Typically, alternative medicine differs from traditional medicine in that alternative medicine is older and what we might call unconventional or non-Western medicine. Alternative medicine does not follow the traditional science and research that current medicines undergo. Alternative medicine could also be termed complementary or traditional medicine or the therapies that can be integrated into current medicine. The staff of the National Library of Medicine of the United States classified alternative medicine under the category of complementary therapies in their Medical Subjects Heading Section. This was done in the year 2002. The definition provided was that alternative medicine therapeutic practices were not considered as an integral part of the traditional allopathic medicine. Therapies like acupuncture, dieting, physical therapy like exercises or yoga, etc. are termed as alternative medicine. These therapies are called complementary when they are used along with conventional treatments. If they are done in place of conventional treatments, they are known as alternative treatments.

In April 1995, the panel of National Institutes of Health, Bethesda, Maryland, worked on Definition & Description, CAM Research Methodology Conference, Office of Alternative Medicine. The panel defined alternative medicine and complementary medicine as those healing resources that encompass all health systems and practices that are different from the dominant health system of a particular society or culture. Usually, therapies like ayurveda, herbal medicine, folk medicine, homeopathy, acupuncture, naturopathy, diet practices, chiropractic, music therapy, massage, pranic healing, etc. are classified as alternative or complementary medicine. People who do not find a cure, remedy or success in allopathic medicine generally try alternative medicine. Such people generally suffer from cancer, arthritis, acquired immuno deficiency syndrome (AIDS), chronic back pain, etc. Therapies included under alternative medicine would cease to be included in that category once their efficacy is proven and they are considered safe and effective. They are then considered as part of traditional medicine. An example would be chiropractors. Twenty years ago insurance would not pay for them as they were considered “alternative and ineffective.” Today thousands of people have been helped by chiropractors and they are now recognized in the medical community. A similar movement is underway in the nutritional supplement and nutraceutical industry.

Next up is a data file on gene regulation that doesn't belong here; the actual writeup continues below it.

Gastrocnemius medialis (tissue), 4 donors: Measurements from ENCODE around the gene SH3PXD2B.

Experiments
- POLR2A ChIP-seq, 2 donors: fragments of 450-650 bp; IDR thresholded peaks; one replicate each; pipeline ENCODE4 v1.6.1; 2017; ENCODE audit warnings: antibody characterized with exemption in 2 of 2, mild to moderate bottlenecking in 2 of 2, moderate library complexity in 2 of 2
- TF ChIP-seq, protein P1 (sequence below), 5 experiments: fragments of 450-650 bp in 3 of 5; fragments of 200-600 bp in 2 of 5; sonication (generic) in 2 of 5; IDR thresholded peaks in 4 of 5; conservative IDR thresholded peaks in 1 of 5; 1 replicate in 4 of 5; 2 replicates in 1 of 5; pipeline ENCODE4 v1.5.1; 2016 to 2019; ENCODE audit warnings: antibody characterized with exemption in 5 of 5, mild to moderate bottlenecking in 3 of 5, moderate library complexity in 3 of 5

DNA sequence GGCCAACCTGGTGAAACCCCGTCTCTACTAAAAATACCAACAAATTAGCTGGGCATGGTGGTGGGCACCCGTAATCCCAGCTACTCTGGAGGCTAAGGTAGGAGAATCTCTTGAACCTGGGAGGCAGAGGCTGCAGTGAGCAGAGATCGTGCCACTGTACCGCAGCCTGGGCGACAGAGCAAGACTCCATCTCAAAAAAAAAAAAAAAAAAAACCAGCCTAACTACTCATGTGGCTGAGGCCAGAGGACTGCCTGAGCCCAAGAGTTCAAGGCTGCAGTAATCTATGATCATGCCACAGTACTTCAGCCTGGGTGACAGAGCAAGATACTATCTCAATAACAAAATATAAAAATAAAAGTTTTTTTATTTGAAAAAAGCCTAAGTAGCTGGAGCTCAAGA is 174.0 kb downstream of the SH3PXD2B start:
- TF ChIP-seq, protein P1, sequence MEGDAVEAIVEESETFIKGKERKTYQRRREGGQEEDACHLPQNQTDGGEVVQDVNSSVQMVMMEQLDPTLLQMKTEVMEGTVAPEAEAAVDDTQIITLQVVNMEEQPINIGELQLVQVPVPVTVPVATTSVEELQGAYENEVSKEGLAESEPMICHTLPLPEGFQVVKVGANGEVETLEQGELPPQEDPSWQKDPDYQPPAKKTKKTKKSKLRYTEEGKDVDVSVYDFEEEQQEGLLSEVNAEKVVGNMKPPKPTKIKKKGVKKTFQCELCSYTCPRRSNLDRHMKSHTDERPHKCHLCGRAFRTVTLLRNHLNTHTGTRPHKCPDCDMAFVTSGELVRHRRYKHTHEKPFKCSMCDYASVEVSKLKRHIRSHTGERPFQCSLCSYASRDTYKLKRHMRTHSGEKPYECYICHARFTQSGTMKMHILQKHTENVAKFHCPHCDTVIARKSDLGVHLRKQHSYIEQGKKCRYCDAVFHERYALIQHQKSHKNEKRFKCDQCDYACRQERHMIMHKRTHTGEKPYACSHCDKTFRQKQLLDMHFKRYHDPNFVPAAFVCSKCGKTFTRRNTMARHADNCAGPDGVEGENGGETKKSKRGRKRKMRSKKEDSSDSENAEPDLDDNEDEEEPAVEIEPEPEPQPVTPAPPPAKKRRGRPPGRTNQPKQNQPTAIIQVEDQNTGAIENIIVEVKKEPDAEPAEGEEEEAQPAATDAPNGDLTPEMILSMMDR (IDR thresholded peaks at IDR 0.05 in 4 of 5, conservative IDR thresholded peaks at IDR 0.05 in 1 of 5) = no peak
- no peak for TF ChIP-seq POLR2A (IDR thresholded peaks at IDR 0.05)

Over the years, more and more people have been using alternative medicine because traditional medicine is not working for them. The 2004 survey by the National Center for Complementary & Alternative Medicine of the United States revealed that approximately 36% of Americans used alternative medicine in 2002. If alternative medicine is used in conjunction with traditional allopathic medicine, an integrative doctor is a person’s best option. Some traditional doctors are adamantly against or simply do not believe in complementary medicine, even though research continues to show the benefits of many compounds. Your doctor should be informed about other approaches you may be using and if they are not comfortable with that then always feel free to choose another doctor. This would enable the doctor to foresee any possible complications or a better time in which to use a complementary therapy. The concern in using alternative medicine stems from the fact that some practitioners of alternative medicine do not have an accredited medical degree and therefore do not have a valid medical license. However, in recent times, many educational institutions and universities have started offering courses in homeopathy, ayurveda, siddha, unani, acupuncture, and naturopathy. The recent growth in this industry is evident by the many people demanding different, and in some cases better, care than what they are receiving in “modern medicine.” They are no longer accepting the fact that they need to suffer with pain or illness because modern pharmacy does not have a magic bullet for them.